It was a summit of modest expectations and modest results for the North Atlantic Treaty Organization (NATO) in Warsaw on July 8–9. These results are of an interim nature: building blocks for further decisions at upcoming ministerial meetings, not waiting until the next summit. The Warsaw results do not, as yet, correlate with the growth in Russia’s capacity to threaten, intimidate, or subvert the Alliance generally and its eastern—now “frontline”—member countries in particular.
NATO resolved, in its Warsaw Summit final communiqué, that with regard to the Black Sea, the Alliance will “support, as appropriate, regional efforts by the Black Sea littoral states, aimed at ensuring security and stability (Nato.int, July 9, para. 23). Furthermore, “Options for a strengthened NATO air and maritime presence will be assessed” (Para. 41).
The mention of a possible air presence is a positive novelty. NATO operates an air policing mission in the Baltic States from the moment of their accession to the Alliance (2004, and doubled in strength since 2014), but NATO has no such air operation in the Black Sea region.
However, the summit delayed the consideration of Romania’s proposal to establish a regular format for joint naval exercises in the Black Sea. The communiqué’s reference to a possible maritime presence is an echo of those discussions; and the reassessment is intended for the Alliance’s Defense Ministers’ meeting in October. The communiqué’s term “maritime” presence stops carefully short of “naval” presence and “multinational naval group,” which Romania had in fact proposed. And NATO-supported regional efforts by the littoral states (as per the communiqué) does not connote the same as efforts by NATO as such (which is the case in the Baltic region).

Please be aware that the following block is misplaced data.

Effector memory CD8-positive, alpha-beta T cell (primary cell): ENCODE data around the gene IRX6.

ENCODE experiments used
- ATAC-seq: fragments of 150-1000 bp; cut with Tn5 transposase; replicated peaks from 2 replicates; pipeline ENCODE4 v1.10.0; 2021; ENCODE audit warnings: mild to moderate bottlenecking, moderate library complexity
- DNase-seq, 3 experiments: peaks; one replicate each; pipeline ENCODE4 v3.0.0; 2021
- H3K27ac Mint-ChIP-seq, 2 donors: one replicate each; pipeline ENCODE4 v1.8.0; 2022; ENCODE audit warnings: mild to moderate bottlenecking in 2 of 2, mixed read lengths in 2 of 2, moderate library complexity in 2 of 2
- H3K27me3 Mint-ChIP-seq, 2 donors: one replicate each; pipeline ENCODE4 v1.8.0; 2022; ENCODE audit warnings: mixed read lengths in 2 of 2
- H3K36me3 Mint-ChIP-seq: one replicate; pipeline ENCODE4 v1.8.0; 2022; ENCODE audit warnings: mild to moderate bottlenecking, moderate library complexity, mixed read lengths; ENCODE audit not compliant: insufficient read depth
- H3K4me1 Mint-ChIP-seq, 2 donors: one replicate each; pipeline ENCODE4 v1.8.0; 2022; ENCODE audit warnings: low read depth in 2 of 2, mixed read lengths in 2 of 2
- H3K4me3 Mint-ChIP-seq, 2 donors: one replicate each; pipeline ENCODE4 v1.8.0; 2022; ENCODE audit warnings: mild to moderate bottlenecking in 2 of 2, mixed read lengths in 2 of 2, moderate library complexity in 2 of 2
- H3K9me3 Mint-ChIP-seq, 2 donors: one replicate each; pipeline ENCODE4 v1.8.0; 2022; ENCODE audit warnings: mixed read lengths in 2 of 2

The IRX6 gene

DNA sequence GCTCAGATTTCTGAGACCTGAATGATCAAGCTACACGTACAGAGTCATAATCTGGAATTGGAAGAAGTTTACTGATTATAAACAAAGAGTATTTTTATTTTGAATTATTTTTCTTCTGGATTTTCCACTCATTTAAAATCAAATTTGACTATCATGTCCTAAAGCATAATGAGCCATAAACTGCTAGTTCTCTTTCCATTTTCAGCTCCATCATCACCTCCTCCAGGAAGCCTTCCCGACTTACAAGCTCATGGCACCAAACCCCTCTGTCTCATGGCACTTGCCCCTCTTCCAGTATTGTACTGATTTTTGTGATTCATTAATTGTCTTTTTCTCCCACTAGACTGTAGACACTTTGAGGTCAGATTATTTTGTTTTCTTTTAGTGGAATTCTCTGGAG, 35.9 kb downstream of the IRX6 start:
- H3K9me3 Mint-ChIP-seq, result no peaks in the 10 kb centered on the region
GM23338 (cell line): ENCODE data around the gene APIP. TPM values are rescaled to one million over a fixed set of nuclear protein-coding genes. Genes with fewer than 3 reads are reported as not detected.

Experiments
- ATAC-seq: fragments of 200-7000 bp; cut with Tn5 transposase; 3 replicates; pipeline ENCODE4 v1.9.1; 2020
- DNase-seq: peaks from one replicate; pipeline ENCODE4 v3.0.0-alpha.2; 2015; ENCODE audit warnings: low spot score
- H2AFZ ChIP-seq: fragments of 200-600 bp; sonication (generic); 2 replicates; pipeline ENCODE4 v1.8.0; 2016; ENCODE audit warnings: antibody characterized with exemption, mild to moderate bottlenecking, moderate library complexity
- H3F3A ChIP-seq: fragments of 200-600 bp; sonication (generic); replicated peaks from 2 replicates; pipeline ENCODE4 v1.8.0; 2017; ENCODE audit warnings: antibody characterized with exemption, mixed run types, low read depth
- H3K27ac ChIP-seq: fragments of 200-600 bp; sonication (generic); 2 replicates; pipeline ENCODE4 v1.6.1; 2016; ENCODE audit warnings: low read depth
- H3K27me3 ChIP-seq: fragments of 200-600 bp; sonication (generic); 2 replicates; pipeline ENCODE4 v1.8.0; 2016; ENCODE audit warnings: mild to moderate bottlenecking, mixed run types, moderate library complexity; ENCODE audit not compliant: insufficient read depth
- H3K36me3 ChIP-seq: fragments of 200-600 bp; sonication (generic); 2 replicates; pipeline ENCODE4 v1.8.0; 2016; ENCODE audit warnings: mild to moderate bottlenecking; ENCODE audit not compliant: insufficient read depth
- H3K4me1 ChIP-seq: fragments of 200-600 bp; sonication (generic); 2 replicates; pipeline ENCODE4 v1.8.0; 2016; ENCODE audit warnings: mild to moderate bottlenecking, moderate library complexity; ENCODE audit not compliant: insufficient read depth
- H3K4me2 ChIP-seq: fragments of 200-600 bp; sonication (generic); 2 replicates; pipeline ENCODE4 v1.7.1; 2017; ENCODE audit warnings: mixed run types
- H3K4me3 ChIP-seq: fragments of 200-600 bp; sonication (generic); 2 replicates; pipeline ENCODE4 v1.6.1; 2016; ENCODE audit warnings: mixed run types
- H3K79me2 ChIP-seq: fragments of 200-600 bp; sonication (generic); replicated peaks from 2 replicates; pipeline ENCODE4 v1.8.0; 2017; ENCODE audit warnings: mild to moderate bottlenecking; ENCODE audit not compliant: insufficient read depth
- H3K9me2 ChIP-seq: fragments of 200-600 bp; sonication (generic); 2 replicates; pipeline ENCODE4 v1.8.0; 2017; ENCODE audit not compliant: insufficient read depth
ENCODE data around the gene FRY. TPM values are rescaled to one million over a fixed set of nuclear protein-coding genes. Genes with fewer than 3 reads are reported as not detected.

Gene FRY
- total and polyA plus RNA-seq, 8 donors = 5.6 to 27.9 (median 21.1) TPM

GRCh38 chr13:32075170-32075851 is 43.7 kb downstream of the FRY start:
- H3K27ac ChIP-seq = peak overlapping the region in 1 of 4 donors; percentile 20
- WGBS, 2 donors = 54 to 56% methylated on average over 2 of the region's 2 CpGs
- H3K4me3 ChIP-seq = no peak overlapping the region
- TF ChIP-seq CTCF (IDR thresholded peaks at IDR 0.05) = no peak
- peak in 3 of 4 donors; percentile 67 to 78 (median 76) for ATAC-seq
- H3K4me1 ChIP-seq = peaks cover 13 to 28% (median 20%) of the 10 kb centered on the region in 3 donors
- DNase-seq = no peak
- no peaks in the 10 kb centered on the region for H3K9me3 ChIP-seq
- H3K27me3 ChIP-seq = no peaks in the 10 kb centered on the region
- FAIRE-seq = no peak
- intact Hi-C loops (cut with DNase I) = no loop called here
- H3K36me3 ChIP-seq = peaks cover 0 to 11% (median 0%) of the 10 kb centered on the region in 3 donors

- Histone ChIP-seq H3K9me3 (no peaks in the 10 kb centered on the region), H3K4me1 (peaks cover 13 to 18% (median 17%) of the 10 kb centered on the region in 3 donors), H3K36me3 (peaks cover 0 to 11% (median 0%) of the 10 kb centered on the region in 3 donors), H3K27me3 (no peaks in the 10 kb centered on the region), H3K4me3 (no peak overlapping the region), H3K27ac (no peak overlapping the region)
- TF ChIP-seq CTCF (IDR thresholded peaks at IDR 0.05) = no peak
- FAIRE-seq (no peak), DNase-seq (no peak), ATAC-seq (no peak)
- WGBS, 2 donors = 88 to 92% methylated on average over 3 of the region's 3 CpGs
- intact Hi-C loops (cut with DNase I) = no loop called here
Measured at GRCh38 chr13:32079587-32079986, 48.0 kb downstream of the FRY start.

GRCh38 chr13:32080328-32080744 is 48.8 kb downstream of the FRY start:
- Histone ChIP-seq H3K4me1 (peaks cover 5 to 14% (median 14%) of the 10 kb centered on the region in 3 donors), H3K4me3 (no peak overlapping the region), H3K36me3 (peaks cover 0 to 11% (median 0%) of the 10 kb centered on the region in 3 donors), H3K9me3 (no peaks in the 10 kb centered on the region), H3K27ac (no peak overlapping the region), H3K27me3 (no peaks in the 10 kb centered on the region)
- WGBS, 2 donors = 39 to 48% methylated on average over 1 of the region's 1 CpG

At his post-summit press conference, NATO Secretary General Jens Stoltenberg announced that NATO military staff would prepare proposals for the defense ministers’ October meeting, “on whether or how to enhance NATO’s forward presence in the Black Sea region, not on land, which will be provided with a brigade, but in the air and at sea” (Nato.int, July 10).
Months ahead of NATO’s summit, Romania had presented Bulgaria and Turkey with a proposal for joint naval exercises in the Black Sea. Such exercises would be conducted in combination with warships of NATO member countries (mainly from the United States but also British and French) that are periodically entering the Black Sea for exercises and port calls, in full compliance with the Montreux Convention.
Romania’s defense and foreign affairs ministers, Mihnea Motoc and Lazăr Comănescu, had discussed the proposal in detail with their Bulgarian counterparts between April and June, in bilateral meetings as well as during NATO pre-summit meetings. The rationale was explained: